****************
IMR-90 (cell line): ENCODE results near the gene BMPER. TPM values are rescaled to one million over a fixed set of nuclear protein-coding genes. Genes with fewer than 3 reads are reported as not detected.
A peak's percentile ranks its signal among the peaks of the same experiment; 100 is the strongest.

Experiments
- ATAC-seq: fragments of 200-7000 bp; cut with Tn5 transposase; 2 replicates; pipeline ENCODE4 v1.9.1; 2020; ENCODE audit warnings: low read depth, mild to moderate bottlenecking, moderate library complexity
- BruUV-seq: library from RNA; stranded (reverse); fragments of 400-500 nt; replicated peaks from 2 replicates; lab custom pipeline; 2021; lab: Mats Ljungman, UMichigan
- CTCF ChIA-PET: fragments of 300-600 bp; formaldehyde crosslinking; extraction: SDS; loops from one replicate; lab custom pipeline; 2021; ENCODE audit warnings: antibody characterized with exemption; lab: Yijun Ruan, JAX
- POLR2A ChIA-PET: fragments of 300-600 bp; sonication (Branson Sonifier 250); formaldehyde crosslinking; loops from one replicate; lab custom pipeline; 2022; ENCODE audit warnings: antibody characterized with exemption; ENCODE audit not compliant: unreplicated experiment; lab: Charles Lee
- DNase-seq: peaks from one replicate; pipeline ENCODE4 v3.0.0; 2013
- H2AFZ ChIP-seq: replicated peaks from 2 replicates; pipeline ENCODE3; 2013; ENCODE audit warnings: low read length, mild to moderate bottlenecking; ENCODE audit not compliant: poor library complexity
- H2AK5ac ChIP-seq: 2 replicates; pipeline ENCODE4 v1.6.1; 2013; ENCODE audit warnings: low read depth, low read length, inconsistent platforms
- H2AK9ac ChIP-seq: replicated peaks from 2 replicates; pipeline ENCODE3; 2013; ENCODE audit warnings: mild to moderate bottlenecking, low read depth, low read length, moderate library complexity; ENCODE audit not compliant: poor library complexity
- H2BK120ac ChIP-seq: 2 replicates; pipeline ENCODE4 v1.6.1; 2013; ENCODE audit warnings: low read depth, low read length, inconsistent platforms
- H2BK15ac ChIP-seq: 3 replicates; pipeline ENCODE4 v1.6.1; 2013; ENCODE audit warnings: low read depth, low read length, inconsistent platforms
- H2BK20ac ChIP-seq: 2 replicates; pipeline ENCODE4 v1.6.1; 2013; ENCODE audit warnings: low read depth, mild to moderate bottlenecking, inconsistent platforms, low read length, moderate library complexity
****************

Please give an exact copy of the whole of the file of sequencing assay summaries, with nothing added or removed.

IMR-90 (cell line): ENCODE results near the gene BMPER. TPM values are rescaled to one million over a fixed set of nuclear protein-coding genes. Genes with fewer than 3 reads are reported as not detected.
A peak's percentile ranks its signal among the peaks of the same experiment; 100 is the strongest.

Experiments
- ATAC-seq: fragments of 200-7000 bp; cut with Tn5 transposase; 2 replicates; pipeline ENCODE4 v1.9.1; 2020; ENCODE audit warnings: low read depth, mild to moderate bottlenecking, moderate library complexity
- BruUV-seq: library from RNA; stranded (reverse); fragments of 400-500 nt; replicated peaks from 2 replicates; lab custom pipeline; 2021; lab: Mats Ljungman, UMichigan
- CTCF ChIA-PET: fragments of 300-600 bp; formaldehyde crosslinking; extraction: SDS; loops from one replicate; lab custom pipeline; 2021; ENCODE audit warnings: antibody characterized with exemption; lab: Yijun Ruan, JAX
- POLR2A ChIA-PET: fragments of 300-600 bp; sonication (Branson Sonifier 250); formaldehyde crosslinking; loops from one replicate; lab custom pipeline; 2022; ENCODE audit warnings: antibody characterized with exemption; ENCODE audit not compliant: unreplicated experiment; lab: Charles Lee
- DNase-seq: peaks from one replicate; pipeline ENCODE4 v3.0.0; 2013
- H2AFZ ChIP-seq: replicated peaks from 2 replicates; pipeline ENCODE3; 2013; ENCODE audit warnings: low read length, mild to moderate bottlenecking; ENCODE audit not compliant: poor library complexity
- H2AK5ac ChIP-seq: 2 replicates; pipeline ENCODE4 v1.6.1; 2013; ENCODE audit warnings: low read depth, low read length, inconsistent platforms
- H2AK9ac ChIP-seq: replicated peaks from 2 replicates; pipeline ENCODE3; 2013; ENCODE audit warnings: mild to moderate bottlenecking, low read depth, low read length, moderate library complexity; ENCODE audit not compliant: poor library complexity
- H2BK120ac ChIP-seq: 2 replicates; pipeline ENCODE4 v1.6.1; 2013; ENCODE audit warnings: low read depth, low read length, inconsistent platforms
- H2BK15ac ChIP-seq: 3 replicates; pipeline ENCODE4 v1.6.1; 2013; ENCODE audit warnings: low read depth, low read length, inconsistent platforms
- H2BK20ac ChIP-seq: 2 replicates; pipeline ENCODE4 v1.6.1; 2013; ENCODE audit warnings: low read depth, mild to moderate bottlenecking, inconsistent platforms, low read length, moderate library complexity